Tag Archives: inmates

Prisons Failing to Provide Adequate Help to Inmates with Behavioral Health Disorders

Inmates with Behavioral Health DisordersPrisons have long been a final destination for drug addicts and people suffering from various types of mental illnesses. Oftentimes they are convicted of selling or using drugs or committing some unlawful act due to their mental state. However, while imprisoned, many of these people are not getting the help they actually need in order to get better.

According to a new study published by the Department of Justice, over 60% of inmates who are in need of help are not receiving any form of treatment. In this case mental health problems include drug abuse. This is despite the fact that there is plenty of information that would indicate that prisons, both state and federal, should have policies in place to help their mental health population.

The study shows that prisoners are five times more likely to have a mental health problem than other U.S. citizens, and most prisoners report that they have had a mental health issue at least once in their lives prior to being convicted.

As part of the study, the researchers wanted to determine how many current prisoners exhibit mental health issues without receiving treatment. They found that many of the inmates polled exhibited major depressive disorder, bipolar disorder and post-traumatic stress disorder, all things that can lead to a drug addiction or a higher recidivism rate. What is unknown is how much being in prison escalated their symptoms, although some treatment experts have indicated that incarceration can trigger mental health issues.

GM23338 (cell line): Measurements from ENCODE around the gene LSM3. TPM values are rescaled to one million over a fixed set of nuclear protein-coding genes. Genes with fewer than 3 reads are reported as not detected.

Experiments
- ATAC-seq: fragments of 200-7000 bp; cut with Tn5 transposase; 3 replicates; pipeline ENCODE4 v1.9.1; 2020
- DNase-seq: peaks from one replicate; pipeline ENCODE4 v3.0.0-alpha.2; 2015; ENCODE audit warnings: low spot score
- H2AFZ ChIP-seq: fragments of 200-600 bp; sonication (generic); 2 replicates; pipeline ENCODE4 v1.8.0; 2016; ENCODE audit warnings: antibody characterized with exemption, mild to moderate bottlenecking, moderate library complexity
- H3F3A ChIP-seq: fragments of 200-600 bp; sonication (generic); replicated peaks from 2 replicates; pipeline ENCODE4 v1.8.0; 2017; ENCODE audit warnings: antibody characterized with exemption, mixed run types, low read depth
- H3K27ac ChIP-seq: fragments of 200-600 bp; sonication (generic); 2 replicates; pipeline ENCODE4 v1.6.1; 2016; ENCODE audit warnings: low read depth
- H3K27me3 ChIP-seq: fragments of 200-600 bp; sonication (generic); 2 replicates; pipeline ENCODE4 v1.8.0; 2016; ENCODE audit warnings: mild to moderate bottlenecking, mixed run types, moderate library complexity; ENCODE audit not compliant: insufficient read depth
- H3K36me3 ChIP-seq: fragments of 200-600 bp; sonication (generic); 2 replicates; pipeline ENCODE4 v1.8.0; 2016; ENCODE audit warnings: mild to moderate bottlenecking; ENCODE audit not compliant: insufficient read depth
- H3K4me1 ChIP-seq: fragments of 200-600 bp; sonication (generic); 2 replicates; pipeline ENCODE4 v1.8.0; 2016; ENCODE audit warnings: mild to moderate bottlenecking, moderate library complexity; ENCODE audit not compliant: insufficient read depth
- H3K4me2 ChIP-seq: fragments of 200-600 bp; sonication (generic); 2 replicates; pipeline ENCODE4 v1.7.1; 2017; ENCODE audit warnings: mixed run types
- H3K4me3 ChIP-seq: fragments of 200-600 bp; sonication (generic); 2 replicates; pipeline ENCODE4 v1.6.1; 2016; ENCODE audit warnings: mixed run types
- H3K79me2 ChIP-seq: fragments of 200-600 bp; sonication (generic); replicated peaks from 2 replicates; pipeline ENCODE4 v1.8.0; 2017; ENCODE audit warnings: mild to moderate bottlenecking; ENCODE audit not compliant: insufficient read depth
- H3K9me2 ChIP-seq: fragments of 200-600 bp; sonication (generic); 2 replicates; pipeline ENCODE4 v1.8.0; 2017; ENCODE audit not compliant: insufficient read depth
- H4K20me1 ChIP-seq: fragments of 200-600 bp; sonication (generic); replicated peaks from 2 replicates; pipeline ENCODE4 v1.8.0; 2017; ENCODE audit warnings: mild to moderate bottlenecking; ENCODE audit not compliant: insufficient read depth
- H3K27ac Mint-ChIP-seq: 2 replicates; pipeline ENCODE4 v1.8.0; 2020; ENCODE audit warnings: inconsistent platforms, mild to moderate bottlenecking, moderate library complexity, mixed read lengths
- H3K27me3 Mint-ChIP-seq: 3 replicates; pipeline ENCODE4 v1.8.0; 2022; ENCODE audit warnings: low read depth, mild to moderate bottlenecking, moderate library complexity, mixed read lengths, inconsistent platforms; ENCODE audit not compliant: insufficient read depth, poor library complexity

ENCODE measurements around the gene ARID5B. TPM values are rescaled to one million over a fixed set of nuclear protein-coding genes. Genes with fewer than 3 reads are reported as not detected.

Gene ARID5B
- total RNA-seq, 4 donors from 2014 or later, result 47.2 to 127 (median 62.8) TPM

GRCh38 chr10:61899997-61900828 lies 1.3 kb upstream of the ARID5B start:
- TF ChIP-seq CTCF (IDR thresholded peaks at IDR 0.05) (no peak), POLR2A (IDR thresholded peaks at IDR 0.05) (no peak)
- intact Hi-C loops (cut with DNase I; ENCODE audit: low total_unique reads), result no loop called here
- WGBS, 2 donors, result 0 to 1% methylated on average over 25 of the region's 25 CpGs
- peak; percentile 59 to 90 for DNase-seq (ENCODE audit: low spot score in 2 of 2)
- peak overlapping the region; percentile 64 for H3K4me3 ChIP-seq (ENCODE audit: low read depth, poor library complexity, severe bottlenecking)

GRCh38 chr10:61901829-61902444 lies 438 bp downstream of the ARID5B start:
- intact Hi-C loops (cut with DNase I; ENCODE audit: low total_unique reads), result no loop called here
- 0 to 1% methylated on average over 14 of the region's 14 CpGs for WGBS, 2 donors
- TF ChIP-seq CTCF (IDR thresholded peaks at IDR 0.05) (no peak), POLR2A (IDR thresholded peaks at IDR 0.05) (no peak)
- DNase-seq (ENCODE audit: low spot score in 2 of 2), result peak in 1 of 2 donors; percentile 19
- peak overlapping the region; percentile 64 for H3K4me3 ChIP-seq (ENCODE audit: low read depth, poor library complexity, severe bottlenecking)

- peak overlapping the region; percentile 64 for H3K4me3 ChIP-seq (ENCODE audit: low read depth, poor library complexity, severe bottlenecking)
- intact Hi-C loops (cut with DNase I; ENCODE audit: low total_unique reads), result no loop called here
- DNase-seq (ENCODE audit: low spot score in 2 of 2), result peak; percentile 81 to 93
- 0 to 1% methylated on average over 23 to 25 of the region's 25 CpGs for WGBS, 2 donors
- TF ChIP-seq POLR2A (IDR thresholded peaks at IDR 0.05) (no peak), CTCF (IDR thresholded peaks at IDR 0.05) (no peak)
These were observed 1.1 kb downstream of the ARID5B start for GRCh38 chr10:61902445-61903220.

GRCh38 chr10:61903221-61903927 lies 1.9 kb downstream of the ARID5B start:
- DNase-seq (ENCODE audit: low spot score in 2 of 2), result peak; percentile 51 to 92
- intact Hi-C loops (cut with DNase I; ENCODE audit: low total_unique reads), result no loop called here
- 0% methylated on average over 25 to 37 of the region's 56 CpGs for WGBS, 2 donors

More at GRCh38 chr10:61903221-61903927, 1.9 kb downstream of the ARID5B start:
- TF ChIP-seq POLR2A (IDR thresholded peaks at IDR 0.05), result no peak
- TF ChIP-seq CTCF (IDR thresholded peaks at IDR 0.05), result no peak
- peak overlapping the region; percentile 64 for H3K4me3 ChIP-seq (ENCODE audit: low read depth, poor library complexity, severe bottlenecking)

“Once you’re in jail, your life is going to be destabilized – you’re going to lose your house, employment, it can have a snowball effect. Again and again we are seeing people who are in crisis and are being put in jail for substance abuse issues or mental health issues and that’s just not the best way to be dealing with those problems. Jails aren’t treatment programs,” explained Wendy Sawyer, an analyst with the Prison Policy Institute.

Of course, the main debate is whether the prison system is intended to help a person or punish the person. If prison policies aim to restore an individual to a working, honest and contributing member of society, then mental health help will need to be provided. There should also be frequent screenings to ensure that prison life is not creating more mental health issues and the focus should be on actual rehabilitation as much as possible.

Federal Government Pushing for More Inmates to Complete Rehabilitation Programs

inmateAlthough the penal system in the United States is far from perfect, there are signs that reform may be possible. For example, recent report indicated that the Department of Justice is proposing rule changes that will enable more inmates to attend residential drug and alcohol rehabilitation programs while incarcerated.

The change in the regulations will take a more clinical perspective on whether or not inmates are ready to complete their treatment, as well as offer an incentive of possibly getting paroled up to a year earlier. They assert that studies show inmates who complete drug treatment are roughly 15 percent less likely to get arrested again.

One of the most criticized elements of the American criminal justice system is that it is primarily set up for punishment and failure rather than rehabilitation. Not only are recidivism rates very high, but inmate populations are mistreated and billions of dollars are paid to private corrections companies in lucrative contracts to build and house offenders.

In other words, the more people get arrested and become repeat offenders, the more money they make. People who do become rehabilitated are few compared to those who become lifetime criminals as a result.

At least this latest move by the Department of Justice shows that there is some acknowledgement of the fact that real rehabilitation, for substance abuse as well as criminal behavior, is much more beneficial for the inmates and society as a whole.